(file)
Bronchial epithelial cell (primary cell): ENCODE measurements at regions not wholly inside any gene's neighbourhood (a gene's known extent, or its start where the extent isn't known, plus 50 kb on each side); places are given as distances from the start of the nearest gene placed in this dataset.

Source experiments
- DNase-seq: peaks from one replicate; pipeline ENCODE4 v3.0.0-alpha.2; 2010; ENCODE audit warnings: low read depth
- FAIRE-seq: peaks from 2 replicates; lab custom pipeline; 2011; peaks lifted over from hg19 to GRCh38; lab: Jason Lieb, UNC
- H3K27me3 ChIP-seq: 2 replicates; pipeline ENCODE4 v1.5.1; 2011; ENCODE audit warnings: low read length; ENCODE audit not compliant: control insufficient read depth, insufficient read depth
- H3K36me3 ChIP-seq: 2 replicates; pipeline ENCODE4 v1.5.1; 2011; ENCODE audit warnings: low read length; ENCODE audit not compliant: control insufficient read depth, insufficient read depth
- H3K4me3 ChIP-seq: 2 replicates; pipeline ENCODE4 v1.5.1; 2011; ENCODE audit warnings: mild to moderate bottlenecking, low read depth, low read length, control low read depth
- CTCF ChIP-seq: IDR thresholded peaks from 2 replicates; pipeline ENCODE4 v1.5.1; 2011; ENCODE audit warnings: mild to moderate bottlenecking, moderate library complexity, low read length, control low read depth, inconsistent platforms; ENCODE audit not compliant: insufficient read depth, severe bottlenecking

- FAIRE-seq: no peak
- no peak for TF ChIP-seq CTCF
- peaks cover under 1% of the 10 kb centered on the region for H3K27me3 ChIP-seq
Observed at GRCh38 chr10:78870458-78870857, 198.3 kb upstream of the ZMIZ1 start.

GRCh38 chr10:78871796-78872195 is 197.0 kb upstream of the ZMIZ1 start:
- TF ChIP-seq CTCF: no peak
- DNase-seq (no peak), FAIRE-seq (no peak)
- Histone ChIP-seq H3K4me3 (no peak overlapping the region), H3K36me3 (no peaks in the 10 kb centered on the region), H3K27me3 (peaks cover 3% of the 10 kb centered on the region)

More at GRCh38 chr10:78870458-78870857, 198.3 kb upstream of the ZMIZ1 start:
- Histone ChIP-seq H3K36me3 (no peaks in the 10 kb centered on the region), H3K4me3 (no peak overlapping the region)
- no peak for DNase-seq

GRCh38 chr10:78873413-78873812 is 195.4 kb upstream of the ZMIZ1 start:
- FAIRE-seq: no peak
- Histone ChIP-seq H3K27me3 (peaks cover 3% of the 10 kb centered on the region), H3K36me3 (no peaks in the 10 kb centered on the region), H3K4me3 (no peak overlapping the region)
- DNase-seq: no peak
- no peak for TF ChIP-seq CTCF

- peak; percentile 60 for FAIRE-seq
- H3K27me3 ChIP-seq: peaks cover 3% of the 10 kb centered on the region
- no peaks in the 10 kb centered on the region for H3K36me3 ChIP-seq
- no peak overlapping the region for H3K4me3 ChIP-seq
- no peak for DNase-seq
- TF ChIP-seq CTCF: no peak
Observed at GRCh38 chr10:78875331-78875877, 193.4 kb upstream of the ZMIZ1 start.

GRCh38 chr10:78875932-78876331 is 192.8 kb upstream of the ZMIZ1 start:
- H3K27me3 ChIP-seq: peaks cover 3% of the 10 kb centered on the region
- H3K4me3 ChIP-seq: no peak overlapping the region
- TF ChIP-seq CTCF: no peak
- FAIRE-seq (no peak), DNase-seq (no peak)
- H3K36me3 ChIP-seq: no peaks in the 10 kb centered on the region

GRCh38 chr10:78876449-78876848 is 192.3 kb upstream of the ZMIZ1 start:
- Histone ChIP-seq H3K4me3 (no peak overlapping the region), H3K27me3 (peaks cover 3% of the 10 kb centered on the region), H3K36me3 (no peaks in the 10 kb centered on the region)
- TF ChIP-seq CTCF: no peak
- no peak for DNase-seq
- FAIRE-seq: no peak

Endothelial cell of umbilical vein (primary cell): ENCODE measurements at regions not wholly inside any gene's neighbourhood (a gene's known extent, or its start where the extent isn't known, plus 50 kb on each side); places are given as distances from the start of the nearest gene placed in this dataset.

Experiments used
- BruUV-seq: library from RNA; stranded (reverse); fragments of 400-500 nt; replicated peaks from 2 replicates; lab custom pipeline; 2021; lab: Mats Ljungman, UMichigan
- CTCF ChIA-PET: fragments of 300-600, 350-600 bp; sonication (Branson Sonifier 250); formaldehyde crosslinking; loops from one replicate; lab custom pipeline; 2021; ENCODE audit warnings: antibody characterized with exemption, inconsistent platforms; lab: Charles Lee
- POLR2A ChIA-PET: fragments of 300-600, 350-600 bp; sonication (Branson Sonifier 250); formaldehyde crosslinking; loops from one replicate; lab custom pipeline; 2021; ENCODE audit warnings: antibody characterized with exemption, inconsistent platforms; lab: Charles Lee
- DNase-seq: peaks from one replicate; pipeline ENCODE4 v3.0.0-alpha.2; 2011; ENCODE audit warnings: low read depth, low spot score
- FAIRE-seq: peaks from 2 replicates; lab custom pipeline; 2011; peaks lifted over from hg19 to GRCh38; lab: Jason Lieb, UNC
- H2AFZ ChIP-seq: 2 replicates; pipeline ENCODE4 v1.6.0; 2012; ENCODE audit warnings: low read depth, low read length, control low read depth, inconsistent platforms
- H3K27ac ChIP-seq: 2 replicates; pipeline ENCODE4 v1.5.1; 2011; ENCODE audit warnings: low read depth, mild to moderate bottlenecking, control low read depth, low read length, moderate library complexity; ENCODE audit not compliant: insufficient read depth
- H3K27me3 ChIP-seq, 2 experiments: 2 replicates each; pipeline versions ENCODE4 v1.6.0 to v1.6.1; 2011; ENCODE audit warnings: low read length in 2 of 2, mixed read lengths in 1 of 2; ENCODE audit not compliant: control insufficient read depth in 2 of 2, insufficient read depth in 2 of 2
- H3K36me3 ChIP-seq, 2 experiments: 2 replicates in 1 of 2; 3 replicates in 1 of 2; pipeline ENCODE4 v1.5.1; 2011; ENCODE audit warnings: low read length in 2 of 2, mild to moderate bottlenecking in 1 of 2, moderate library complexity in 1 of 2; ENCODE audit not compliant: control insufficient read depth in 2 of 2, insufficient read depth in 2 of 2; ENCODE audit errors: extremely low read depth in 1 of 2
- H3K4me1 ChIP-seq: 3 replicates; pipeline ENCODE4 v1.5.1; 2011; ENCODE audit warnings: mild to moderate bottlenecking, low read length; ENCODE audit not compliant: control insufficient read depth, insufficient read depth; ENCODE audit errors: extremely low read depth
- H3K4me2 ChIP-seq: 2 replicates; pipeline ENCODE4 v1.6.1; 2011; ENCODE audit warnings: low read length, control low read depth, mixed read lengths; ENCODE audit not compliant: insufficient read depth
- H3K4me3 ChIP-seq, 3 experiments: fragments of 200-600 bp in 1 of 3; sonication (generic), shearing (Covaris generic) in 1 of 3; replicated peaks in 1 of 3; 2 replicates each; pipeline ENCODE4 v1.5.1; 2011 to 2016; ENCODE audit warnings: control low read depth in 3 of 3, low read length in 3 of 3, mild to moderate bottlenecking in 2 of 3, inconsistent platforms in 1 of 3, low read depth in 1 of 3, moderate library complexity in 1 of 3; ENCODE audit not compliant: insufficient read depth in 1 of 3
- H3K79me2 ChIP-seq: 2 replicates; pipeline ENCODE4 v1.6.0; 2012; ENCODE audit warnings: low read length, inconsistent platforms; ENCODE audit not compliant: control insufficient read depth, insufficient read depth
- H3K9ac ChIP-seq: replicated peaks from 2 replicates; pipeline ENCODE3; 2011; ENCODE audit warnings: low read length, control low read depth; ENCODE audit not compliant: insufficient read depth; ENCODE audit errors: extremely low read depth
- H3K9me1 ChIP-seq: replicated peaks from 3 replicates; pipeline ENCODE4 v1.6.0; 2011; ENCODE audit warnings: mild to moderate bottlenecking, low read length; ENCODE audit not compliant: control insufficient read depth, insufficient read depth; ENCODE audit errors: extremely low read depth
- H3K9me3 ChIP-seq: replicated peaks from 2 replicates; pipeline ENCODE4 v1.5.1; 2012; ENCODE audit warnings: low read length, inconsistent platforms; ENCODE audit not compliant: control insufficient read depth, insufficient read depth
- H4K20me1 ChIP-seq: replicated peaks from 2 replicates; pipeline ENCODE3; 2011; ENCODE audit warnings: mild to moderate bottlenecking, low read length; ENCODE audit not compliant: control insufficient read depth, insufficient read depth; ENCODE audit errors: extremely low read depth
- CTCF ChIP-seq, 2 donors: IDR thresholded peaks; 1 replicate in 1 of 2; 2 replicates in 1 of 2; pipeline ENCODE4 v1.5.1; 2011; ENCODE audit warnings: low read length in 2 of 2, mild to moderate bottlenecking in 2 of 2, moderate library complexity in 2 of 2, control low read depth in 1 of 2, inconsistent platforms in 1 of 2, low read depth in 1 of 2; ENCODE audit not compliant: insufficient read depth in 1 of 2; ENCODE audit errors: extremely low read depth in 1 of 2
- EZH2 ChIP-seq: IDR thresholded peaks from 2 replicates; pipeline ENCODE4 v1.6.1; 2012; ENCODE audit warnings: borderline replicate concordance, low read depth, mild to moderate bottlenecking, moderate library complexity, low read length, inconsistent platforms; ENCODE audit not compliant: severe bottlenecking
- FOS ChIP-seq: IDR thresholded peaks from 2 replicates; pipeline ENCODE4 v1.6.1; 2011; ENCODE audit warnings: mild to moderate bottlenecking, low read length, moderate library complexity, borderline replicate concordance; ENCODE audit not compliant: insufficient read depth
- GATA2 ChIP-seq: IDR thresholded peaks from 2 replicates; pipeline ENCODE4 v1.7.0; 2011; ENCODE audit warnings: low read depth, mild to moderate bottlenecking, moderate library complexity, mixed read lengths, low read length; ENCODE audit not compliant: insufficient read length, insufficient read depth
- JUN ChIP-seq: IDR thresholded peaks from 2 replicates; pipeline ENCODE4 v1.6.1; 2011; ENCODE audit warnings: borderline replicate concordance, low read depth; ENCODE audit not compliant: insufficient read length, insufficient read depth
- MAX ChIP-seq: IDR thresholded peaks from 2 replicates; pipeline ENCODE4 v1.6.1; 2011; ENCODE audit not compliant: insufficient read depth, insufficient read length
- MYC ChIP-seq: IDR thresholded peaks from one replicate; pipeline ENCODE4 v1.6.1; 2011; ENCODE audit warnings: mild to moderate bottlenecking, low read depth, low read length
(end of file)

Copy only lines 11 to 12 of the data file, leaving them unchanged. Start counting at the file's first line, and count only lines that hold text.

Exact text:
- peaks cover under 1% of the 10 kb centered on the region for H3K27me3 ChIP-seq
Observed at GRCh38 chr10:78870458-78870857, 198.3 kb upstream of the ZMIZ1 start.